As iconic as Sláine is, there was a time when the character almost disappeared from the pages of British comic 2000AD for good. Ironically it was in the year 2000 that then editorial team decided that the Celtic warrior needed to move with the times. It failed with neither creator/writer Pat Mills nor readers very happy with the end result, so not down to the artist nor Mills himself. What it demonstrates is how difficult it is to bring Celtic mythology to life, as it’s so different from the lineal structure of Greek and Scandinavian myths. That Mills managed to do it and make fantasy character Sláine one of the premier attractions of a science fiction comic proves that for everyone who “gets it”, there are always other people who don’t. Thankfully there were people who did still get it and wanted Sláine to return, artist Clint Langley one of them. Having already worked with Pat Mills on Sláine: Lord of Misrule and other projects (see ABC Warriors), he understood the writer’s vision for the character and in 2003 the series returned in a six part epic with Langley illustrating. 

The Books of Invasions are gathered in three volumes with two “books” per volume, Volume 1 containing ‘Moloch’ and ‘Golamh’. They tell the story of how the Fomorians, old enemies of the Tribes of Eriu, have returned to claim vengeance on Sláine for an incident told in Lord of the Beasts. Alongside their King Balor of the One Eye is the ruthless new commander Moloch of the Many Swords, a savage piece of work who inflicts terrible personal tragedy on Sláine. Even as our Celtic hero swears revenge he discovers a new threat to his people from both the evolving Fomorians and a lost Atlantean colony who have returned to Ireland to claim their birthright.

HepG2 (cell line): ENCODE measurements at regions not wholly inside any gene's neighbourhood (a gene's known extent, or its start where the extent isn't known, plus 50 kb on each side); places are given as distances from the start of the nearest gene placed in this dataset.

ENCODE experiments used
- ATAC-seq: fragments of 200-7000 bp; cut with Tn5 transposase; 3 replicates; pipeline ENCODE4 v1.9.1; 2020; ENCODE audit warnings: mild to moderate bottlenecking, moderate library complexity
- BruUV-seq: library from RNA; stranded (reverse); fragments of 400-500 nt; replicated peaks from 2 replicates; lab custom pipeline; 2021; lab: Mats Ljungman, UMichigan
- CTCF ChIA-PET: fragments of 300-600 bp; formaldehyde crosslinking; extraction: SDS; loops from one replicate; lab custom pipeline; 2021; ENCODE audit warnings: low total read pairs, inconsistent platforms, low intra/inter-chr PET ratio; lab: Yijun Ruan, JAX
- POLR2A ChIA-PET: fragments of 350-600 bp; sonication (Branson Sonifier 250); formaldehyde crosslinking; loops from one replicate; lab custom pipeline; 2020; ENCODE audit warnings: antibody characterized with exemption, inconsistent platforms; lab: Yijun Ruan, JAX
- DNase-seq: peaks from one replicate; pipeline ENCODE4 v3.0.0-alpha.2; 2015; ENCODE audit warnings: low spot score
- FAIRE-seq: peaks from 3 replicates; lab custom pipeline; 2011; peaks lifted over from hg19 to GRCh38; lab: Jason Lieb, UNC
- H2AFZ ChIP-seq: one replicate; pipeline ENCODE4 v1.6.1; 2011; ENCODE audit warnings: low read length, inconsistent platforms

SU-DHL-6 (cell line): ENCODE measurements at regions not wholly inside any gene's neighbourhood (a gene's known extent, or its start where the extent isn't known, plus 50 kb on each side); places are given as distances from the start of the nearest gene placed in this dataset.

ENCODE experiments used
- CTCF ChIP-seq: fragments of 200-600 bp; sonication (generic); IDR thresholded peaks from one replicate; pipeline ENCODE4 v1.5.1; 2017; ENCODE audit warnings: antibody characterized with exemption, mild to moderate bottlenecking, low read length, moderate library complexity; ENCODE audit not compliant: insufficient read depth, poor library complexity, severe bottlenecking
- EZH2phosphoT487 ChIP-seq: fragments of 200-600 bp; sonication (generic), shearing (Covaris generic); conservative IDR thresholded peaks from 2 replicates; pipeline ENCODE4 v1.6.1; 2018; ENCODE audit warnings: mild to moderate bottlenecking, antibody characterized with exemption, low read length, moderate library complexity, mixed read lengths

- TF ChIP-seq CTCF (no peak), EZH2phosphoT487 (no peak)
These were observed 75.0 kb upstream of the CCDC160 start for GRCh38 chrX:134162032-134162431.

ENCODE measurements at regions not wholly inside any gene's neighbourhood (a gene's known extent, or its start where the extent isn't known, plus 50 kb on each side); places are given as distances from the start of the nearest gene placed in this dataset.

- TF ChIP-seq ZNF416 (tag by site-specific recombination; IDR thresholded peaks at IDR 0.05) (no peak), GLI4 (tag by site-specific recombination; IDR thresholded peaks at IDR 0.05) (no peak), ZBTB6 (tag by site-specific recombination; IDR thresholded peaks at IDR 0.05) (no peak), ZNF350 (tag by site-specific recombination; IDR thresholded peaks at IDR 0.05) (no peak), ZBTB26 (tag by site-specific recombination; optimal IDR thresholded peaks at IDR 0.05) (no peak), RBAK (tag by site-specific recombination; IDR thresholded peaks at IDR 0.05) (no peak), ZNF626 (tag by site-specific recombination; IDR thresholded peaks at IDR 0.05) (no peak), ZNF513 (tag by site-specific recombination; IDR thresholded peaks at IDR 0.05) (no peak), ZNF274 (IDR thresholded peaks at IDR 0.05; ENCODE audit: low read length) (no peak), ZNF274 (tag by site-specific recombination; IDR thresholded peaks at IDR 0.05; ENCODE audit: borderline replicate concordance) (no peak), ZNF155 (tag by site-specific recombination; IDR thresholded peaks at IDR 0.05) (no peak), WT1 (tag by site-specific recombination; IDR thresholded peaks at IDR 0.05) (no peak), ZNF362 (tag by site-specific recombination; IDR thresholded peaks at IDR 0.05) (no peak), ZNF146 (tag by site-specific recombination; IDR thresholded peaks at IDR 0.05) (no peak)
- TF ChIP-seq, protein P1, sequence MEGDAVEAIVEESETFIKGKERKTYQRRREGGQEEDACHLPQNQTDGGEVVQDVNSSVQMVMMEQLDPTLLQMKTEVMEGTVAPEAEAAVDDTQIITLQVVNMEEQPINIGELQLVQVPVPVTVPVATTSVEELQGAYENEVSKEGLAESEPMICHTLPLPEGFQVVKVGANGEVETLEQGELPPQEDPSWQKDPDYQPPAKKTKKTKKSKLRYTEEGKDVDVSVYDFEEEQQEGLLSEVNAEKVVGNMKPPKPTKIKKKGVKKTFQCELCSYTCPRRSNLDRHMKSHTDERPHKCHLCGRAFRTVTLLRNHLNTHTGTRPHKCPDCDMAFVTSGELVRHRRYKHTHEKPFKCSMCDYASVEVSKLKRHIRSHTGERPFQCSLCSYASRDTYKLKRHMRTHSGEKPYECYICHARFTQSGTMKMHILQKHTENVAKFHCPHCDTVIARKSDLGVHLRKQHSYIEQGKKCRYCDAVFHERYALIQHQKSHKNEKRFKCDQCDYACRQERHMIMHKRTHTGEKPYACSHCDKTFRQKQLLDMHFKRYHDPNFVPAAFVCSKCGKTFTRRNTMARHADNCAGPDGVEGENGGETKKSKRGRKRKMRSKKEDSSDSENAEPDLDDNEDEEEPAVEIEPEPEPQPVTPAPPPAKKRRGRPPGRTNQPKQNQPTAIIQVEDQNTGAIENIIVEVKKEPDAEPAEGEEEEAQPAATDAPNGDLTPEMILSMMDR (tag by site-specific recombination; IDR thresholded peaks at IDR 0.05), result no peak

Clint Langley has come a long way since his first gig drawing Sláine, now using digital manipulation alongside photo-realistic paintings. The result is spectacular, from burial mounds filled with flowers to a colossal throne surrounded by a fiery lake. Warriors both Fomor and human line up for battles (of which there are many!) as enemies gouge, slash and inflict atrocities on each other. While Langley’s visuals are impressive, with all his characteristic emotional energy, there are limitations. Initially the photo-realism and use of models renders the cast stiff and posed in places, most noticeable in ‘Moloch’ though improving rapidly. On another level the art is so visceral and realistic that it intensifies the experience. Langley doesn’t hold back from depicting the trauma and all other associated sins of war with some scenarios – including rape – very disturbing. The positive is that Langley has no problems with letting his imagination interpret Mills’ use of Babylonian accounts of sea creatures or the Celtic legends of Gael and Scota, the founders of the Gaelic peoples. The result is The Books of Invasion both feeling and looking magnificently Celtic. That the stories are concise and flow seamlessly into each other makes a great difference to the quality of the narrative, eliminating that hiccup effect that often hampers Sláine stories.

It’s a great return to form for Sláine and with those little problems in the art style ironed out, the saga takes off in The Books of Invasion Volume 2.